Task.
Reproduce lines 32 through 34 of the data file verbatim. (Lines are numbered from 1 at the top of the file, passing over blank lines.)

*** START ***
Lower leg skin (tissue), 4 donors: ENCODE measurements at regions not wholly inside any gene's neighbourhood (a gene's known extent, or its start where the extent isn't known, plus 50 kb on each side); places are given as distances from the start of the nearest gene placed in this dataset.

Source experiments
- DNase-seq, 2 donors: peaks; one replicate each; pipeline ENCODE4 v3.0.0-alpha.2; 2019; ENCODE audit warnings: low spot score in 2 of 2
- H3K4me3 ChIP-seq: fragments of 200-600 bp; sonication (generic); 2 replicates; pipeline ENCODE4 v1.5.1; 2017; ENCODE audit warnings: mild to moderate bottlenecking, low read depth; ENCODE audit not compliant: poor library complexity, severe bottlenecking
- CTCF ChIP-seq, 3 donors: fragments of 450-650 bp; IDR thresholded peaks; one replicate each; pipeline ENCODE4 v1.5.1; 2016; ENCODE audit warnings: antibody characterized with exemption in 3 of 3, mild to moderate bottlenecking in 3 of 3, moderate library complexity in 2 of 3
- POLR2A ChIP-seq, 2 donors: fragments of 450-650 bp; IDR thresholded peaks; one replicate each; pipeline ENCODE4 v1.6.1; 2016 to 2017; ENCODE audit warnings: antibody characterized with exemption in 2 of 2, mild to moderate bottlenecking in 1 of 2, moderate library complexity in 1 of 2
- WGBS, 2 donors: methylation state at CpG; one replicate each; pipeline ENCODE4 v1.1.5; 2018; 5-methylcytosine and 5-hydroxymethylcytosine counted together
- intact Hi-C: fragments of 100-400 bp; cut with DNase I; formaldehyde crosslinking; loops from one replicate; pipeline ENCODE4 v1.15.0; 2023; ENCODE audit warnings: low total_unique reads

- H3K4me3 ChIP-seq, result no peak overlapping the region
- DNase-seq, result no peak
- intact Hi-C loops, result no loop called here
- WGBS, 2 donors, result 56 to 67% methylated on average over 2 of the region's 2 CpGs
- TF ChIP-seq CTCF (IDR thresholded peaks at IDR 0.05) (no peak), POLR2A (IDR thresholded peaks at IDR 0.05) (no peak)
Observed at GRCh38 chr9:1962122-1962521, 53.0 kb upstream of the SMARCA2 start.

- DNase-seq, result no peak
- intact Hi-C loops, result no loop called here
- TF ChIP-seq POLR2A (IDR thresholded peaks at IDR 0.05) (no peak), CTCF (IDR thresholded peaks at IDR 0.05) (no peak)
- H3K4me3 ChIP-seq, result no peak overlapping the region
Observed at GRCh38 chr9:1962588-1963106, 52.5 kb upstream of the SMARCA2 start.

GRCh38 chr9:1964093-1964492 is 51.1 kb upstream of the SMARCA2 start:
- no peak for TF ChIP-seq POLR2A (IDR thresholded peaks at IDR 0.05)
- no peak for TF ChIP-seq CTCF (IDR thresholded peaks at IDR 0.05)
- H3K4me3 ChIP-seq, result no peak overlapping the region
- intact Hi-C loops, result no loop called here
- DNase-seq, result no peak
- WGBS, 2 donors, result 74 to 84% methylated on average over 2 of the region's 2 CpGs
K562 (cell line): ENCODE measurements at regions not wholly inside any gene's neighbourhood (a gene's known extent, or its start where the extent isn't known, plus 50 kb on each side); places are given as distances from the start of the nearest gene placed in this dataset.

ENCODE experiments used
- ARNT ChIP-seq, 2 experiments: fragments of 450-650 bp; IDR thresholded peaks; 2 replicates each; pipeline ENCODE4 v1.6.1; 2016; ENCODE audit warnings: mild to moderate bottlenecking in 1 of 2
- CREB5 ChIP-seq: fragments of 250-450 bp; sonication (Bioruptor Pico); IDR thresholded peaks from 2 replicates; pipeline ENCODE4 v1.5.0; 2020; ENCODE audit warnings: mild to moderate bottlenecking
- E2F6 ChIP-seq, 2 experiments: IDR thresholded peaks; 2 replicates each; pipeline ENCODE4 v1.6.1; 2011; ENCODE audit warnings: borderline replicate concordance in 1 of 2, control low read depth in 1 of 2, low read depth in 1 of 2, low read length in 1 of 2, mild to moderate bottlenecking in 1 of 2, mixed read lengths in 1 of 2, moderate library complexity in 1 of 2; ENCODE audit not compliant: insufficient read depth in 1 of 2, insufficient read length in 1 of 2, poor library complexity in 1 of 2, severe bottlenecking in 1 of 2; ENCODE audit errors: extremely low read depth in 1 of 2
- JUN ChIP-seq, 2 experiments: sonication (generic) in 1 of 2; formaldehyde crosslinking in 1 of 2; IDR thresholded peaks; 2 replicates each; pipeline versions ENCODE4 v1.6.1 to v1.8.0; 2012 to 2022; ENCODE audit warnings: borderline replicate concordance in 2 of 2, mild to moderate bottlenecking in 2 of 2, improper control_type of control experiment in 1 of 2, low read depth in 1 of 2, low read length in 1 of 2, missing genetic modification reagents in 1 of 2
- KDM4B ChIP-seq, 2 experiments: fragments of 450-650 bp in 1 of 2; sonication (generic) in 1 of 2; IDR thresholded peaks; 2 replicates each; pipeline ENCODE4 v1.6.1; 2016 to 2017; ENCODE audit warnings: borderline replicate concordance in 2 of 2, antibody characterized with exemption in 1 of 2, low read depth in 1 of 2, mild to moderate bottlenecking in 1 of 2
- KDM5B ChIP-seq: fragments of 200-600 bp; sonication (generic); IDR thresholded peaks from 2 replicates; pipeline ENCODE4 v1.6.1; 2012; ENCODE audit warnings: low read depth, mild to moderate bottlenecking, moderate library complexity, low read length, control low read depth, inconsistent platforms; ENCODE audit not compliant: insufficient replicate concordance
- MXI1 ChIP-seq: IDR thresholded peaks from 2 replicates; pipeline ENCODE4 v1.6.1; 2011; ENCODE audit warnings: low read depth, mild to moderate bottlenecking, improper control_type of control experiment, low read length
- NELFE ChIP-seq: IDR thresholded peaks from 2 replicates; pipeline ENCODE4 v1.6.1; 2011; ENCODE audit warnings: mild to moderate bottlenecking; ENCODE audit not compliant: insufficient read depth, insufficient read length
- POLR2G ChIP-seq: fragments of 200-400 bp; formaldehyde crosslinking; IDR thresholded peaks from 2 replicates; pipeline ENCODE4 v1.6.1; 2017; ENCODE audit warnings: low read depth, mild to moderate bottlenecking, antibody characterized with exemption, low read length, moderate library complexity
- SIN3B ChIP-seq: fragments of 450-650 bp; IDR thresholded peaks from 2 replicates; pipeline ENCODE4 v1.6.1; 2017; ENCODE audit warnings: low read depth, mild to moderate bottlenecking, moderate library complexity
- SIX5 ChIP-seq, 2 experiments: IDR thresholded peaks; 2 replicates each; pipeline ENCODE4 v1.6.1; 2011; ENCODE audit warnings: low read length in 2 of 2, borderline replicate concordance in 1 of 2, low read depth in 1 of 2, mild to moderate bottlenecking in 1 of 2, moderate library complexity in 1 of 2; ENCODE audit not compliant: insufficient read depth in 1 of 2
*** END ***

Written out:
- JUN ChIP-seq, 2 experiments: sonication (generic) in 1 of 2; formaldehyde crosslinking in 1 of 2; IDR thresholded peaks; 2 replicates each; pipeline versions ENCODE4 v1.6.1 to v1.8.0; 2012 to 2022; ENCODE audit warnings: borderline replicate concordance in 2 of 2, mild to moderate bottlenecking in 2 of 2, improper control_type of control experiment in 1 of 2, low read depth in 1 of 2, low read length in 1 of 2, missing genetic modification reagents in 1 of 2
- KDM4B ChIP-seq, 2 experiments: fragments of 450-650 bp in 1 of 2; sonication (generic) in 1 of 2; IDR thresholded peaks; 2 replicates each; pipeline ENCODE4 v1.6.1; 2016 to 2017; ENCODE audit warnings: borderline replicate concordance in 2 of 2, antibody characterized with exemption in 1 of 2, low read depth in 1 of 2, mild to moderate bottlenecking in 1 of 2
- KDM5B ChIP-seq: fragments of 200-600 bp; sonication (generic); IDR thresholded peaks from 2 replicates; pipeline ENCODE4 v1.6.1; 2012; ENCODE audit warnings: low read depth, mild to moderate bottlenecking, moderate library complexity, low read length, control low read depth, inconsistent platforms; ENCODE audit not compliant: insufficient replicate concordance